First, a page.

It’s been a while since I visited my last Pueblo Magico, but this one was worth the wait. Valle de Bravo is one of the most well known Pueblos Magicos anywhere in Mexico (find out what a Pueblo Magico is here). Just two hours from Mexico City, Valle de Bravo is crammed to the seams with cool stuff to do. The wilderness around Valle de Bravo is criss-crossed with hiking trails and other opportunities for adventure. Extreme sports, historic sites and even some pretty epic butterflies await visitors, not to mention the town itself. After all, Valle de Bravo boasts one of the best preserved small colonial-era towns anywhere in central Mexico.
Its well-kept zocalo is an oasis of greenery after the smog and concrete of Mexico City, while most of the town itself makes for very laid back, comfortable walking. Oh, and did I mention the place is full of rich bastards?
Valle de Bravo is the weekend getaway destination of choice for Mexico City’s aristocracy. The countryside around the town is dotted with mansions belonging to Mexico’s rich and famous, like celebrities, politicians and the like. Expect to see plenty of Lamborghinis, Porsches and other bullshit. In fact, one local I spoke to mentioned that one of the town’s biggest problems is rich kids getting drunk and driving their overpriced sports cars into each other.
“What?” I asked, jaw open.
“Who the Hell would drink-drive in a fucking Lamborghini?” I asked.
The guy shrugged and said something along the lines of: “I guess they’re rich enough to just buy new ones.”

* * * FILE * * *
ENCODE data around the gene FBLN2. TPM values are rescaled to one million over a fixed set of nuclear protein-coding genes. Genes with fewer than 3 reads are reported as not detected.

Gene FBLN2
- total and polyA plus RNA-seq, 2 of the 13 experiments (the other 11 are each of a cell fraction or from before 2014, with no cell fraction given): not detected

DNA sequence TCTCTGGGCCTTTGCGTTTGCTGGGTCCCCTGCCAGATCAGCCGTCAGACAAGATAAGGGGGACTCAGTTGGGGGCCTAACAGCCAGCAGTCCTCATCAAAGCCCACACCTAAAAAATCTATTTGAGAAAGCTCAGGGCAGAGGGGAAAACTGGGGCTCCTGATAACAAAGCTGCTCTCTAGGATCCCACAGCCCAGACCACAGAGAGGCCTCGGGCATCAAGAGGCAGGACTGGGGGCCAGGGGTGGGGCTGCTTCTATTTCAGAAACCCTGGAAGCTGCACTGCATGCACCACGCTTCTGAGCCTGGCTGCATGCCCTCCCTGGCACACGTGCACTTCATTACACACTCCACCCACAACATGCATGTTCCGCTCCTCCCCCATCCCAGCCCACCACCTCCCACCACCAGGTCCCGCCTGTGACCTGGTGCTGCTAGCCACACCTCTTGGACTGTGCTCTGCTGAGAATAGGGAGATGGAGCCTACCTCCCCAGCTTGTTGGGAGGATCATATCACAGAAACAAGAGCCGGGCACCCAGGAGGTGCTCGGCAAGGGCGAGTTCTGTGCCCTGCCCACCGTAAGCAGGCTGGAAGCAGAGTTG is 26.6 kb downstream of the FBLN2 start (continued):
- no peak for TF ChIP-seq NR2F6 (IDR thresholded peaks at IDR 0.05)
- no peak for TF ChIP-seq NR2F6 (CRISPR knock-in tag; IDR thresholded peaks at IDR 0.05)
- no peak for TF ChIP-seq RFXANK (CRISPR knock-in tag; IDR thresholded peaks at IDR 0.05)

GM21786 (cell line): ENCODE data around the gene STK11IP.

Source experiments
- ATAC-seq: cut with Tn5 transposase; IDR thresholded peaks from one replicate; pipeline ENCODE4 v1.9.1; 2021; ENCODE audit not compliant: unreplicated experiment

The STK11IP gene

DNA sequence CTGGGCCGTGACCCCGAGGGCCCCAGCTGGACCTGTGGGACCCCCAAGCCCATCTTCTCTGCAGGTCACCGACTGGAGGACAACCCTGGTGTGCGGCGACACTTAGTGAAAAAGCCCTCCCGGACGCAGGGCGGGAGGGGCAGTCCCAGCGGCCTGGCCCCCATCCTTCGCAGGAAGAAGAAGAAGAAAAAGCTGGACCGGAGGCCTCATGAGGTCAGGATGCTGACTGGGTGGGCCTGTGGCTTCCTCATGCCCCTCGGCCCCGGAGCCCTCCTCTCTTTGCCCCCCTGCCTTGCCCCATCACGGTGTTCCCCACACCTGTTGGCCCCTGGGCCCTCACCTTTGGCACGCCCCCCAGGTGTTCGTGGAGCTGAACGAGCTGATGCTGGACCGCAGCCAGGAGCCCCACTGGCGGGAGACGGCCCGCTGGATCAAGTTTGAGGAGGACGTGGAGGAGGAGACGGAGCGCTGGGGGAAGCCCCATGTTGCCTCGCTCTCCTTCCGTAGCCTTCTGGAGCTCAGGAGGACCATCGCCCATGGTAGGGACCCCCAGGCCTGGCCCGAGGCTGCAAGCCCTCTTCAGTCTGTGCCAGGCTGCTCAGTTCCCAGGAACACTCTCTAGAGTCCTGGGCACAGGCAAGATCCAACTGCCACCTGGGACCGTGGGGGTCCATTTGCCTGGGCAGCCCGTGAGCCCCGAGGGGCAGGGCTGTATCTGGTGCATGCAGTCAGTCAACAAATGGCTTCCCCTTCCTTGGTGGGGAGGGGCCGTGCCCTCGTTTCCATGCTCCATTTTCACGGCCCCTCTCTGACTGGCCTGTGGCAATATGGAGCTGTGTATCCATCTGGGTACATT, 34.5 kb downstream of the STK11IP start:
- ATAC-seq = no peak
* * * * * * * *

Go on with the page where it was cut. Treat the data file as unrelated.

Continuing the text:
Valle de Bravo’s biggest claim to fame is its status as the end node of the monarch butterfly’s famous trans-continental migration. Between November to March, you have a good chance of seeing monarchs swarming in their millions in the hills outside town. The best place to see them is the Piedra Herrada Sanctuary, which can be reached by cab from Valle de Bravo (expect to pay around MX$500 for the 1-2 hour round trip). Bear in mind that to see the butterflies, you will need to take a strenuous two hour uphill walk through the sanctuary. During this time, you might want to ask your cab driver to wait at the entrance, as return transport can be a bit of a challenge.
Apart from the butterflies, there are no must-see attractions around Valle de Bravo. Locals seemed to really love Lake Avandaro, which is just a 10 minute walk from the zocalo. The shoreline is packed with seafood restaurants, the most well-known of which is the floating La Balsa. Not everyone will enjoy eating while the floor beneath you wobbles with the waves, but it’s inarguably a novel experience. Just outside the restaurant, you can buy tickets for the regular leisure cruises that ply the lake. Expect to pay between MX$100-200 for an hour or so on a cruise ship with some cheesy 80s tunes and surprisingly awesome micheladas. The views are nice, too.
A few other tidbits include the free and fairly interesting Museo Arqueologico, the laid back Mercado de Artesanias and the Santuario De Santa Maria Ahuacatlan. The Cascada Velo de Novia is also kinda neat. As I mentioned earlier, none of these are mandatory, but together make for a rather mellow day of sightseeing. Of course, if “mellow” isn’t your style, then you can go jump off a cliff.
Seriously, Valle de Bravo is a great spot for paragliding. For around MX1500, you’ll be driven up a nearly mountain, strapped into a harness and thrown off a cliff. It’s a ton of fun, and worth the splurge if you can afford it.
So finally, we get to the question: is Valle de Bravo the kind of place that deserves to be called a shithole by Donald Trump? Well, let’s look at the scoreboard:
Insane amount of cool stuff to do
Beautiful, laid-back location
Well maintained colonial centre
Great variety of possible activities
Rich scumbags and their sports cars
Severe lack of public transport (either walk or get a cab pretty much anywhere)
So I guess that means Valle de Bravo is pretty shit hot, right? By the way, if you’re looking for a place to crash (your head, not your Lamborghini), then I’d highly recommend the economic and welcoming Posada Familiar Los Girasoles. The staff there were some of the nicest I’ve seen in years, and they deserve a bit of a shout out.
First published at dissentsansfrontieres.com.